Furthermore, the EU has exhibited a sense of urgency in developing its own CBDC — the digital euro — as a strategic move to maintain control over its financial system. These actions underscore the EU’s determination to protect its economic autonomy and reduce reliance on external factors that could compromise its financial independence.
For the EU, a CBDC bolsters the monetary sovereignty of the bloc, as the euro serves as a significant alternative to the U.S. dollar. By promoting the use of the euro in international trade and finance, Europe can reduce the potential for dollar stablecoins to take market share in the EU.
Europe can strengthen its geopolitical position by cooperating with other countries and regions. Collaborative efforts, such as establishing currency swap arrangements, expanding trade agreements and promoting financial cooperation with countries outside the U.S. dollar’s sphere of influence, can strengthen the euro’s position.
This can act as a remedy in case U.S. tech giants such as Meta, Amazon, Alphabet, Apple and Microsoft consider issuing their own U.S. dollar-backed stablecoins, which could further incentivize people to hold dollar stablecoins. Even if the stablecoins issued were commodity-backed, the central control would still be from a U.S. company and, by extension, the U.S. government.
Can other major countries use fiat-backed stablecoins to challenge the United States?
Other significant nations like China, Russia and India could employ the strategies mentioned above to increase their monetary and geopolitical influence and currency adoption through fiat-backed stablecoins under their control.
However, the market share of their currencies in the global market is much smaller than that of the dollar. Many people do not have favorable views on countries like China and Russia, so they will likely be skeptical about adopting their currencies.
Additionally, BRICS member countries would shoot themselves in the foot if they tried to influence each other’s citizens into adopting the fiat-backed stablecoins of other countries, abandoning their national currencies.
How does Bitcoin fit into the geopolitical and economic significance of stablecoins?
Countries engaging in currency wars using stablecoins can take one another hostage in terms of monetary policy, provided their citizens widely adopt the currency of the foreign government or company. However, amid the currency wars, there is one decentralized, borderless, censorship-resistant, peer-to-peer currency: Bitcoin.
While Bitcoin shares some similarities with stablecoins, it starkly contrasts them. Bitcoin runs on a decentralized network, which enables global economic participation in contrast to stablecoins under the control of central authorities. This decentralized nature ensures that no government or entity can exclude individuals or countries from engaging in transactions, making it a significant achievement for Bitcoin in promoting financial inclusivity and freedom.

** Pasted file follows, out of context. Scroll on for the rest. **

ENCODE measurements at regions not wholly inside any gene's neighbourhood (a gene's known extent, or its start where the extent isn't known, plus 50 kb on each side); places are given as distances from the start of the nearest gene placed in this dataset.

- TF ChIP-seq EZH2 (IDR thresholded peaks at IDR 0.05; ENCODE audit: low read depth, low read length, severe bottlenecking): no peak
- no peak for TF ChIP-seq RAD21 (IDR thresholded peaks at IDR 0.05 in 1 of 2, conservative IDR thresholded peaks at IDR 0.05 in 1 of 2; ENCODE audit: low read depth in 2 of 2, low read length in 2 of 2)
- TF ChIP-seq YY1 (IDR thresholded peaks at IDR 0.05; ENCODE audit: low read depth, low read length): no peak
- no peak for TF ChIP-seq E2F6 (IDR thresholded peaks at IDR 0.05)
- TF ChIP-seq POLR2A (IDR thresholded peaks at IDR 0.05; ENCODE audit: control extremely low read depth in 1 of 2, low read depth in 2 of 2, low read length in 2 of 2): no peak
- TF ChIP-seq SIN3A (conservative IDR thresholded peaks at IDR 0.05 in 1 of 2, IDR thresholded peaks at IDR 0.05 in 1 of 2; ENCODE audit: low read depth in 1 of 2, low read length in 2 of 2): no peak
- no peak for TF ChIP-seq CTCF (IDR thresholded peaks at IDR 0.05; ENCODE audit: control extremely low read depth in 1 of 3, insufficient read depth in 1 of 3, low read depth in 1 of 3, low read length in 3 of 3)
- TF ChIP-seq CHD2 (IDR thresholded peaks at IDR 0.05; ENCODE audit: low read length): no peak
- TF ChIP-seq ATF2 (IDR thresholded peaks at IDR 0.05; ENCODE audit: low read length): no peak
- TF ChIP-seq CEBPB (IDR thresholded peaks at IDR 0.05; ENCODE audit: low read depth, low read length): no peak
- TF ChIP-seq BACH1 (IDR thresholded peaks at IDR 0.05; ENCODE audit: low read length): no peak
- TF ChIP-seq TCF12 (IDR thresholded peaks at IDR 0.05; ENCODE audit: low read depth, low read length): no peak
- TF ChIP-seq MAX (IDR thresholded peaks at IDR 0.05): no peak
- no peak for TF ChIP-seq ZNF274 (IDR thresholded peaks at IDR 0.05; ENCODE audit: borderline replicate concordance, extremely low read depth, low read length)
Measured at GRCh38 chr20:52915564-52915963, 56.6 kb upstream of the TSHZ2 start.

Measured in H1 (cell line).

Additionally, Bitcoin’s steady and limited supply will be a thorn in the side of countries engaging in currency wars — indirectly debasing citizens’ wealth and time — and prevent them from abusing their power or devaluing the currency too much for fear of the population switching to it instead.
Bitcoin faces challenges in market perception, with people like Warren Buffett calling Bitcoin a scam and saying it does not produce anything.
Despite Buffett’s acknowledged lack of technological expertise, he remains one of the most revered and influential investors globally. Given his stature as “The Oracle of Omaha,” his opinions continue to carry significant weight, even potentially impeding the mainstream adoption of certain technologies.
Besides Buffett, there are other obstacles to Bitcoin’s mainstream adoption, such as media coverage and economic illiteracy, which can be improved over time as Bitcoin continues appreciating in value and more people develop an interest in alternative stores of wealth.
The future of stablecoins and Bitcoin in the global geopolitical arena
As cryptocurrencies become more mainstream, there is a growing preference for stable and centralized currencies pegged to fiat currencies or commodities, especially in the short term. However, this trend may come with potential challenges.
To maintain or gain an advantageous position in the global economy, governments may resort to manipulation and power plays, incentivizing the adoption of national cryptocurrencies beyond borders.
This could lead to a loss of monetary independence for smaller and less economically stable countries. In engaging in currency wars and devaluing their currencies, these countries risk eroding the trust of their citizens and creating a scenario where a decentralized currency with limited supply emerges as an alternative they cannot control.